Middle Pleistocene ecology in central Italy. New isotopic insights from fauna tooth enamel of Casal de’ Pazzi (Rome, Italy)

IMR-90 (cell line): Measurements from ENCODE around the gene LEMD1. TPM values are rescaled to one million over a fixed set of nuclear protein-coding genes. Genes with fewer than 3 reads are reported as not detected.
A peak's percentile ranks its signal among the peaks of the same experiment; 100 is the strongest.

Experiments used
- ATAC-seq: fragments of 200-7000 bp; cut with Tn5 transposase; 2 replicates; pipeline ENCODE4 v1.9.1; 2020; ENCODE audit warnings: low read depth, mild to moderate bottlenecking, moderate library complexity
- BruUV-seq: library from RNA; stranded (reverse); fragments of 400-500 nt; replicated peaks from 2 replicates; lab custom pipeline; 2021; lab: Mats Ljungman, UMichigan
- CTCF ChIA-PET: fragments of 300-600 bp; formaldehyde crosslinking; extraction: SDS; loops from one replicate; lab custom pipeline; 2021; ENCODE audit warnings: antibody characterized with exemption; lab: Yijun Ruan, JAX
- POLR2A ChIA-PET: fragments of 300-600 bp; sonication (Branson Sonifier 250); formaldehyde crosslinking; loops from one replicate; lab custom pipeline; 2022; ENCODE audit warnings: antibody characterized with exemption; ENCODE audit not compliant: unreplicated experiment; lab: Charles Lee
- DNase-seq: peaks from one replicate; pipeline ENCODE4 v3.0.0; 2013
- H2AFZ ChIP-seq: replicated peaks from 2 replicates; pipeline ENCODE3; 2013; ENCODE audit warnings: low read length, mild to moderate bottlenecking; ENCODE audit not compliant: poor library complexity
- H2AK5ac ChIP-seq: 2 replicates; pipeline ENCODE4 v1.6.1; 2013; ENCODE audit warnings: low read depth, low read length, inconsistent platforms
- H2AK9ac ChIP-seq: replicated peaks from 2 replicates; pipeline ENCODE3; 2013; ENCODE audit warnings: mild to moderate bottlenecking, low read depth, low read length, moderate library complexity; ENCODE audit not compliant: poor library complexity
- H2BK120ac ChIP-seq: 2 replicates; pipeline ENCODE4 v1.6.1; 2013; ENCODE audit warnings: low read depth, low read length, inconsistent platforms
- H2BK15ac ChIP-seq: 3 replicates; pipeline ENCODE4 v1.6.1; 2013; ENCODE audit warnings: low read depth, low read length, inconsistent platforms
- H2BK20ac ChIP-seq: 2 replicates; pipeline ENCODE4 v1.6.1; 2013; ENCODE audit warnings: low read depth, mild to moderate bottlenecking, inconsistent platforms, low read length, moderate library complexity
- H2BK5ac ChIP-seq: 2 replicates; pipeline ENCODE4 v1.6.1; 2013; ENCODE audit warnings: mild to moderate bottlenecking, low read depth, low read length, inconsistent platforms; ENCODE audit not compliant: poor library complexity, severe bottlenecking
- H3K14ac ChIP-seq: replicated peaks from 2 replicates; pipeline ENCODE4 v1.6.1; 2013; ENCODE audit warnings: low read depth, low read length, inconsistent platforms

The late Middle Pleistocene site of Casal de’ Pazzi is one of the numerous archaeological and paleontological sites found in central Italy. It yielded a rich fossil collection, including Middle Paleolithic stone tools and a single retouched bone fragment, faunal remains, a parietal fragment attributed to Homo heidelbergensis (or likely ascribed to a Neanderthal hominin), and leaf fossil impressions of Zelkova sp., Laurus nobilis, and Cercis siliquastrum. We investigated stable carbon and oxygen isotopes (δ13C and δ18O) of tooth enamel from the mammal assemblage of Casal de’ Pazzi to reconstruct their diet and habitat and to contribute to the understanding of the Middle Pleistocene environment in central Italy. We analyzed the isotopic composition of tooth enamel of several taxa, including Palaeoloxodon antiquus, Bos primigenius, Stephanorhinus kirchbergensis, Equus ferus, Dama dama and, for the first time in Europe, Hippopotamus amphibius. Isotopic analyses indicate that mammals exploited different habitats within a C3 mosaic landscape with closed and open environments. This is consistent with leaf fossil impressions found at Casal de’ Pazzi, and pollen data from the nearby lake of Valle di Castiglione, which indicated that the Casal de’ Pazzi area was characterized by riparian habitats and diversified wooded/forested vegetation with extended grasslands. Comparisons with published isotopic data from central Italy between ~600 ka and ~171 ka provided evidence for considerable environmental differences through time and space, according to trends in the local vegetation and general climate.
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